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Training a Baby to Fall Asleep on their Own

training a child to fall asleep

Our 8 mo old son is very attached to me and I typically put him to sleep (while daddy is putting our 2 yr old daughter to bed) - lately he doesn't want to sleep unless he is touching me.  He immediately starts crying if I put him in his crib while still awake.  He wakes up usually once in the middle of the night and will not allow my husband to soothe him.  I can only get him to go back to sleep by either rocking him to sleep and placing him in his crib and switching my arm for a small stuffed animal or taking him in our guest bed.  I fear that I have made the issue worse.  We have tried letting him cry it out, but he gets so angry and so upset.  How can I correct this behavior?

Your division of labor is typical. Fathers are often more comfortable with toddlers and babies often need to be nursed prior to bedtime.

You need to train your 8 month to fall asleep on his own. This is a lifeskill he needs to learn. Once he is sleeping well it will improve the quality of life for your whole family.

Follow a strict bedtime routine: feed, dim lights, bathe, dress, feed a little more, read a book, say prayers and place in bed awake. I realize that the first night you walk out of the room he will begin to scream and cry.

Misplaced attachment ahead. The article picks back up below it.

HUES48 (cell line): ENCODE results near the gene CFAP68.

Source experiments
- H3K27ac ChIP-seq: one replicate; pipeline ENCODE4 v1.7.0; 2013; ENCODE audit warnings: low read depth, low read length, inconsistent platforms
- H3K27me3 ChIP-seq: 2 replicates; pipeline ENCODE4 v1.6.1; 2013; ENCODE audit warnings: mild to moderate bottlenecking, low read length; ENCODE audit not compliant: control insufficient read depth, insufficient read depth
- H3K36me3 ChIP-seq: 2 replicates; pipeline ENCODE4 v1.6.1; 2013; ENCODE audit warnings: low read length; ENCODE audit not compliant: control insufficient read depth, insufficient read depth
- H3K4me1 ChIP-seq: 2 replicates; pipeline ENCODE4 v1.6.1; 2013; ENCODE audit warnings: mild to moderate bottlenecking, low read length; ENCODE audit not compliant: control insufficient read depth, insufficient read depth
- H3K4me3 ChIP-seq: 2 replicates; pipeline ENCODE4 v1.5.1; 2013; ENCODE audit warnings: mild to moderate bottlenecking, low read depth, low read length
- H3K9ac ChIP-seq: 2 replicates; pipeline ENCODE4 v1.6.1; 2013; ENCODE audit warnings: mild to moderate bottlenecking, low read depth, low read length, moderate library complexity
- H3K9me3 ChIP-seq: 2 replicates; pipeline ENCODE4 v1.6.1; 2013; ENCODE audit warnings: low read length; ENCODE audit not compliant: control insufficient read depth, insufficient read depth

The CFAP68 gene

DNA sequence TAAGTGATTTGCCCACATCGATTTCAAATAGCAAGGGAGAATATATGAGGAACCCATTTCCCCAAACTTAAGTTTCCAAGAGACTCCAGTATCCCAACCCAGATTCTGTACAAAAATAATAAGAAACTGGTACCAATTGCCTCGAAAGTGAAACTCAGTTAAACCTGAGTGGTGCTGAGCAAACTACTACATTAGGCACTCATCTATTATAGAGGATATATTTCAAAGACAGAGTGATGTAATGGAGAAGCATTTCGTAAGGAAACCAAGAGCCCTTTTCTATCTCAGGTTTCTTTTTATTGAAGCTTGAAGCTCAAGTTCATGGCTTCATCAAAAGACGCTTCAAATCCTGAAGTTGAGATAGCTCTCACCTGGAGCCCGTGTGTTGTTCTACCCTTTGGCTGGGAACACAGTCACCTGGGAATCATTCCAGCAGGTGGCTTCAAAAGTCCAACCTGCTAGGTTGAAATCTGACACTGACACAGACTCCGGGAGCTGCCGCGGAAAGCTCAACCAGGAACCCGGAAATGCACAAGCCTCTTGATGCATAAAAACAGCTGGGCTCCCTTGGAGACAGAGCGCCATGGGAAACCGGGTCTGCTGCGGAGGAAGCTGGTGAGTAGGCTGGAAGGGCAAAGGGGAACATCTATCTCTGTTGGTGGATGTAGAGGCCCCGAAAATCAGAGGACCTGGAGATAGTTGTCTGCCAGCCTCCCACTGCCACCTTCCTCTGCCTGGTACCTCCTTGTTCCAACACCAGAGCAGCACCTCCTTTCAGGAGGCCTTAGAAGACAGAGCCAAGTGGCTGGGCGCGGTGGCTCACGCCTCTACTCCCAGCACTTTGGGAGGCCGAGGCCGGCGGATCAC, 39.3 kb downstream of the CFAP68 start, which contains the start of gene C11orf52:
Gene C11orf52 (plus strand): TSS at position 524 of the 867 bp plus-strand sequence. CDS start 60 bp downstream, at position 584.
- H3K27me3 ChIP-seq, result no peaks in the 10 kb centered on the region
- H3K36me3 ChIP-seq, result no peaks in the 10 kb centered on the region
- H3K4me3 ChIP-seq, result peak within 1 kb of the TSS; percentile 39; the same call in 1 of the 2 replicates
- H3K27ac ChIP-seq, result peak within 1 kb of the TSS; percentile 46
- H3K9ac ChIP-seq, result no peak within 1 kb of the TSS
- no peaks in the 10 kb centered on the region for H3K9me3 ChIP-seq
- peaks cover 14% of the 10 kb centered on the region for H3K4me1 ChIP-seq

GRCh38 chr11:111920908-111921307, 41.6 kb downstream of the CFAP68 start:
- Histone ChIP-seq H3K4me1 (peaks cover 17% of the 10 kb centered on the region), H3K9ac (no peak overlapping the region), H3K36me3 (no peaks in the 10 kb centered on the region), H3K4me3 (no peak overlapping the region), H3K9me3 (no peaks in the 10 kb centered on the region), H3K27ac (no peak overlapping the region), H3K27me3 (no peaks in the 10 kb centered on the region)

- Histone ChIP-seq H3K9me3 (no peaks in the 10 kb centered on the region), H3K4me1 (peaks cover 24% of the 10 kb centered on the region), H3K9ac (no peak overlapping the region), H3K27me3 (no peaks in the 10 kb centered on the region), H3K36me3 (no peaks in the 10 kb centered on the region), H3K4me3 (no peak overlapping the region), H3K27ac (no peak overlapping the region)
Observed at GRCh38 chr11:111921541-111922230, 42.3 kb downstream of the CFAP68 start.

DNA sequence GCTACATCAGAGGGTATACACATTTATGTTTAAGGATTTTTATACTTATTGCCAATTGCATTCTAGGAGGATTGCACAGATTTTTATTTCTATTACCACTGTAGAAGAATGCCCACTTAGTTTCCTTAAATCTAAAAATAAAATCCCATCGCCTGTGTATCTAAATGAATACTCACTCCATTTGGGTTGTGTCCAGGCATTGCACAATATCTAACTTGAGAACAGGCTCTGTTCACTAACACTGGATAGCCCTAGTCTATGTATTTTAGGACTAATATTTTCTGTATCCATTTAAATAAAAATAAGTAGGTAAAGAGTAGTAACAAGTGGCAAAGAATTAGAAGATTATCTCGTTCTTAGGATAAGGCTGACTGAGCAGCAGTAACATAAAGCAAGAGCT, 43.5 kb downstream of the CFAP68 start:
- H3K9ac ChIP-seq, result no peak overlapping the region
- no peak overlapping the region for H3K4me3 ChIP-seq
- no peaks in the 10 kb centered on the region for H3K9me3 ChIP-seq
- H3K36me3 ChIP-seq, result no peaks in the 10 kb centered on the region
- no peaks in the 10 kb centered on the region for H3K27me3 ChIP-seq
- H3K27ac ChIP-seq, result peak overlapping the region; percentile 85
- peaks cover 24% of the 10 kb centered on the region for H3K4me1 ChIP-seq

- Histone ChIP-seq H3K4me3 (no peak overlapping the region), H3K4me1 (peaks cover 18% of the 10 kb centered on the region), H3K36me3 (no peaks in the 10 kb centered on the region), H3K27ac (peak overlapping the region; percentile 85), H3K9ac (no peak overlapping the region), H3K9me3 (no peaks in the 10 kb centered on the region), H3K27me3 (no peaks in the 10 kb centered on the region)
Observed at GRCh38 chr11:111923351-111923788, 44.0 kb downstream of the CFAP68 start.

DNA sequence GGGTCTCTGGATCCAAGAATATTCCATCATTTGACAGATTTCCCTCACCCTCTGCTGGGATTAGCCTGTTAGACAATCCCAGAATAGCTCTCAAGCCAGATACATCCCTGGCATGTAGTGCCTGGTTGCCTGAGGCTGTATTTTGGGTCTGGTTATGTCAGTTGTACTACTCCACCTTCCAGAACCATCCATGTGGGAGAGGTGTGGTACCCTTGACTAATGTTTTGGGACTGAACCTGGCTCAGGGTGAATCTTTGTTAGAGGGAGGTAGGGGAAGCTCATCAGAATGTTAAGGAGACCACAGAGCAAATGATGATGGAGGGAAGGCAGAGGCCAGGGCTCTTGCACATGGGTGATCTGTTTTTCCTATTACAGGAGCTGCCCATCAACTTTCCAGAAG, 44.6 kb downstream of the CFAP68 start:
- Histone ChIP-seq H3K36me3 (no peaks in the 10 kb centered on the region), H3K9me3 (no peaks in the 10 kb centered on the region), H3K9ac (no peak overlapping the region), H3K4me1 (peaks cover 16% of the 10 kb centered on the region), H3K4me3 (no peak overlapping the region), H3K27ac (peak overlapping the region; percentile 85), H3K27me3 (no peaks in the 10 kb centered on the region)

You can either follow my advice to “cry it out” or follow a plan like that of Dr. Ferber. Dr. Ferber recommends periodically checking on the crying infant. I think checking on them makes the crying worse. It will seem like forever, but he will stop crying and fall asleep. Night #1 will be horrible, but night #3 or 4 will be the worst. If you give in you are teaching him to cry. After 2 weeks, the crying will end and he will know how to settle himself down for sleep.

Once he has learned to fall asleep on his own, the waking in the middle of the night will resolve. Right now, he thinks he needs you to fall asleep. Until he has learned to fall asleep at the beginning of the night, continue to go to him when he wakes up in the middle of the night. Do as little as you can to help him get back to sleep.

Do not begin until both you and your husband are full committed to the plan. “Crying it out” can not be done half way. Do not set limits like “I’ll let him cry for 30 minutes”. Once you have taught him to fall asleep on his own you will wonder why you waited to teach him this valuable life skill.


Written October 2011 by
Dr. Gordon, Orlando Pediatrician






gregorygordonmd.com is intended to help parents understand the needs and behaviors of children. The information presented in the site is the opinion of Gregory Gordon, M.D.and does not reflect the opinion of his partners. This website is owned exclusively by Doctors insights LLC. The advice in this site does not apply to all children. Always consult your healthcare provider for your individual needs.

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